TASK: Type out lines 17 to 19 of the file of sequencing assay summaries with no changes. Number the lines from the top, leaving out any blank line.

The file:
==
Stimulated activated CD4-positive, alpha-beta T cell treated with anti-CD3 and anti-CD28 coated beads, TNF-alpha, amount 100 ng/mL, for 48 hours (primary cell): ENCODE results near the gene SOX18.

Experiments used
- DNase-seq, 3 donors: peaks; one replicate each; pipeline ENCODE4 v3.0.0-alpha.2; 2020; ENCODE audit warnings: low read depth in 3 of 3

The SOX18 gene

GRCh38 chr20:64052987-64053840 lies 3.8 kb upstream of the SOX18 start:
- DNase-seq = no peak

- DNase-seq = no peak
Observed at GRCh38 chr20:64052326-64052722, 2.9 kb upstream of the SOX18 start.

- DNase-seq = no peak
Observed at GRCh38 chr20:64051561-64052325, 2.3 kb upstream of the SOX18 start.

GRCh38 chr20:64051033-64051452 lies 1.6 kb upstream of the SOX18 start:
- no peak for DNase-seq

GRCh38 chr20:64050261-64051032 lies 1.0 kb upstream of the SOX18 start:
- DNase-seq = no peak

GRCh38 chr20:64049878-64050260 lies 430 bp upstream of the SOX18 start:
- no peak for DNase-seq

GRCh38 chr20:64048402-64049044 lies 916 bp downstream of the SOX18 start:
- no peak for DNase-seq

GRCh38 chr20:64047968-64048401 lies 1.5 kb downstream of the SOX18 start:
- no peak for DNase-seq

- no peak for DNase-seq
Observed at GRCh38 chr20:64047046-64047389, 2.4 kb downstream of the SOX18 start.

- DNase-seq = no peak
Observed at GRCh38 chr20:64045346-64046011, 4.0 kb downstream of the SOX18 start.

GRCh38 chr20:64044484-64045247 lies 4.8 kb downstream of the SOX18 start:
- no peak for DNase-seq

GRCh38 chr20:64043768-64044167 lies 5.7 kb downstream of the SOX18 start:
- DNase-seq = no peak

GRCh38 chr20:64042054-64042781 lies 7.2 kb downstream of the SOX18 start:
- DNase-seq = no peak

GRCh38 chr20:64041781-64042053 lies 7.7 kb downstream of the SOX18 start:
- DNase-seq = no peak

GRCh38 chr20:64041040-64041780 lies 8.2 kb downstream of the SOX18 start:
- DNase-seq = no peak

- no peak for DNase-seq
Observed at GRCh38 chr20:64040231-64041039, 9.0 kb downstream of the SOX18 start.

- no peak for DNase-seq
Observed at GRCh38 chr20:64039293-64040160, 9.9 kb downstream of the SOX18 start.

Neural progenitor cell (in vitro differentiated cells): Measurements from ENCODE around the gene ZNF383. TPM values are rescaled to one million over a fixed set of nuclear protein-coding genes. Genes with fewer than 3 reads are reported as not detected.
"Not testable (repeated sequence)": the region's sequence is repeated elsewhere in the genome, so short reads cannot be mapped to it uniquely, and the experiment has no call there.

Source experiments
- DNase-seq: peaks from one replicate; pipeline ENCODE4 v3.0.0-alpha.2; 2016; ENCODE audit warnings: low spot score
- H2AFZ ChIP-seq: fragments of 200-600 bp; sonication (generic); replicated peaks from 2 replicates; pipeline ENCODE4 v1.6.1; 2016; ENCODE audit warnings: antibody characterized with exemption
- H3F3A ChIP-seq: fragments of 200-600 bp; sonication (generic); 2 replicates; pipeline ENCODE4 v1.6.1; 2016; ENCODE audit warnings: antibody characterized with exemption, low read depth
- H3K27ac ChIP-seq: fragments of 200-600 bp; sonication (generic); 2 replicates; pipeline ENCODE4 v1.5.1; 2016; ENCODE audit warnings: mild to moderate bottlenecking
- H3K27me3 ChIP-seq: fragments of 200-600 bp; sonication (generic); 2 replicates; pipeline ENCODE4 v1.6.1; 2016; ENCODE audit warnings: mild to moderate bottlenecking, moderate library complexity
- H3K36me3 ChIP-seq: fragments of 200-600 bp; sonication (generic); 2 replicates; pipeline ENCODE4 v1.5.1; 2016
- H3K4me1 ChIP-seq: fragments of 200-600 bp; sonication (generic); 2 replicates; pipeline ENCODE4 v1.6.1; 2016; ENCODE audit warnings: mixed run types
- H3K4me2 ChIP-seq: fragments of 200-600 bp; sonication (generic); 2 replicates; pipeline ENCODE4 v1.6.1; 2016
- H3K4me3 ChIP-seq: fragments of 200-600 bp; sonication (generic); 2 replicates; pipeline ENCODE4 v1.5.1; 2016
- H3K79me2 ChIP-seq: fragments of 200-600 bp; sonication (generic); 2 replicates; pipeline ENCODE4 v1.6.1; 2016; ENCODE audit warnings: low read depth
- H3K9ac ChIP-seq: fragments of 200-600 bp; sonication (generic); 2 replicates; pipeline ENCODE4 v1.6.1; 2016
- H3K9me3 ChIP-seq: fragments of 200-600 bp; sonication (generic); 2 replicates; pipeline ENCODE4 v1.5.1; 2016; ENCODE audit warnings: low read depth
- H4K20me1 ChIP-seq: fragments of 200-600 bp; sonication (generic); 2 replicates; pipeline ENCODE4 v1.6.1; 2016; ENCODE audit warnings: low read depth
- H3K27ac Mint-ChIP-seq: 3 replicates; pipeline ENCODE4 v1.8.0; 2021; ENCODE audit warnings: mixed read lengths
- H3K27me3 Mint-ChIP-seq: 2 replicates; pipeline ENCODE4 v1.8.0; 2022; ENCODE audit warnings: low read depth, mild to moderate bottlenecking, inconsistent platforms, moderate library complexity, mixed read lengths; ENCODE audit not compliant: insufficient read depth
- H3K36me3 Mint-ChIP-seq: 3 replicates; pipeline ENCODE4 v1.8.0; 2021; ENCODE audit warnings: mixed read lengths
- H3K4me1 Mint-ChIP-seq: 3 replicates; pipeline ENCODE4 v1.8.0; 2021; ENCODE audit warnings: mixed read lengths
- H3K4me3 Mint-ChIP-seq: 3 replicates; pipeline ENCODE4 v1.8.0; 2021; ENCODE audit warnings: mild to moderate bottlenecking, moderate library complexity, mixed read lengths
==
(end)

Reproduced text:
GRCh38 chr20:64048402-64049044 lies 916 bp downstream of the SOX18 start:
- no peak for DNase-seq

GRCh38 chr20:64047968-64048401 lies 1.5 kb downstream of the SOX18 start: